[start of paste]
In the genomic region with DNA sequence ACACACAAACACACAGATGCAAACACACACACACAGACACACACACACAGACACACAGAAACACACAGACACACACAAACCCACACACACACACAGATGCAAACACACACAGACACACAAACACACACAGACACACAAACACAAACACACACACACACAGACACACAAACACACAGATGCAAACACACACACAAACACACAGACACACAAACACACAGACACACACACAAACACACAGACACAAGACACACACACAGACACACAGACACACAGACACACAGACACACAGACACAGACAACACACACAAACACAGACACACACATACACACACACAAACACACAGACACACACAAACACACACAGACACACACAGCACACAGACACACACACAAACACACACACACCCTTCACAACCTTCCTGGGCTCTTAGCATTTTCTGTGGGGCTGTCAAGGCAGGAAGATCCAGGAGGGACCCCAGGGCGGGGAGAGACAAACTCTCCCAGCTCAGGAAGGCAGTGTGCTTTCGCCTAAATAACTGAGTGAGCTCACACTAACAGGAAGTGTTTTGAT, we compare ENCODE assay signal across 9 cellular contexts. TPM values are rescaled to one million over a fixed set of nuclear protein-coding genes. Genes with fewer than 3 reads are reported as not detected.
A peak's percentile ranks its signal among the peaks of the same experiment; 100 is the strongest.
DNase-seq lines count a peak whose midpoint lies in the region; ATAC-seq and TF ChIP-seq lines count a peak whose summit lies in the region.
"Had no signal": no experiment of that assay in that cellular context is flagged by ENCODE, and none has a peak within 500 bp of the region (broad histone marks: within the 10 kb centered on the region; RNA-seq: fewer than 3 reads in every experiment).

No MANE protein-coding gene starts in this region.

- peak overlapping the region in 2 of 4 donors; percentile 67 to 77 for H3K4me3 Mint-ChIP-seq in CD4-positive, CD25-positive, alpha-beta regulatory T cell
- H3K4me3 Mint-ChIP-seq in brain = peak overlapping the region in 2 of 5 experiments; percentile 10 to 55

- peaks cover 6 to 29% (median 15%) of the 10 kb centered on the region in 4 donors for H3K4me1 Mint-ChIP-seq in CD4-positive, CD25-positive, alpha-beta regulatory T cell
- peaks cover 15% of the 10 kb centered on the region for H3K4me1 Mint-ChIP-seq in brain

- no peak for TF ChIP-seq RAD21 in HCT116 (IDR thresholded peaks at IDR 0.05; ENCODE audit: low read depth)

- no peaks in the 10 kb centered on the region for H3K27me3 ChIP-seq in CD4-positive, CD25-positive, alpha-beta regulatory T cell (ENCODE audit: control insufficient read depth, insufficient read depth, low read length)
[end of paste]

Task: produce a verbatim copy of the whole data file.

In the genomic region with DNA sequence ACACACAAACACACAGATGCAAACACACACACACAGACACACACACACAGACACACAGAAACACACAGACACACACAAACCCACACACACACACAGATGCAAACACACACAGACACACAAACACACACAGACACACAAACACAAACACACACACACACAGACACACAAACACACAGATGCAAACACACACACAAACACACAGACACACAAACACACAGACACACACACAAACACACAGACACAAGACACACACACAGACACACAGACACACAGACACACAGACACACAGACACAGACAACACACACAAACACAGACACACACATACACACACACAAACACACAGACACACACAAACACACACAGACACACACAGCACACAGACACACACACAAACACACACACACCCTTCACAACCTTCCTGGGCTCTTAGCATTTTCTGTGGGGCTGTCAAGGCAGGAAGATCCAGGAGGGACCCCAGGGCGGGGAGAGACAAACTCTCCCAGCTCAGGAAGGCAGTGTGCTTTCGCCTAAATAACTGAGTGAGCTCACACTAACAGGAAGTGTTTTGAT, we compare ENCODE assay signal across 9 cellular contexts. TPM values are rescaled to one million over a fixed set of nuclear protein-coding genes. Genes with fewer than 3 reads are reported as not detected.
A peak's percentile ranks its signal among the peaks of the same experiment; 100 is the strongest.
DNase-seq lines count a peak whose midpoint lies in the region; ATAC-seq and TF ChIP-seq lines count a peak whose summit lies in the region.
"Had no signal": no experiment of that assay in that cellular context is flagged by ENCODE, and none has a peak within 500 bp of the region (broad histone marks: within the 10 kb centered on the region; RNA-seq: fewer than 3 reads in every experiment).

No MANE protein-coding gene starts in this region.

- peak overlapping the region in 2 of 4 donors; percentile 67 to 77 for H3K4me3 Mint-ChIP-seq in CD4-positive, CD25-positive, alpha-beta regulatory T cell
- H3K4me3 Mint-ChIP-seq in brain = peak overlapping the region in 2 of 5 experiments; percentile 10 to 55

- peaks cover 6 to 29% (median 15%) of the 10 kb centered on the region in 4 donors for H3K4me1 Mint-ChIP-seq in CD4-positive, CD25-positive, alpha-beta regulatory T cell
- peaks cover 15% of the 10 kb centered on the region for H3K4me1 Mint-ChIP-seq in brain

- no peak for TF ChIP-seq RAD21 in HCT116 (IDR thresholded peaks at IDR 0.05; ENCODE audit: low read depth)

- no peaks in the 10 kb centered on the region for H3K27me3 ChIP-seq in CD4-positive, CD25-positive, alpha-beta regulatory T cell (ENCODE audit: control insufficient read depth, insufficient read depth, low read length)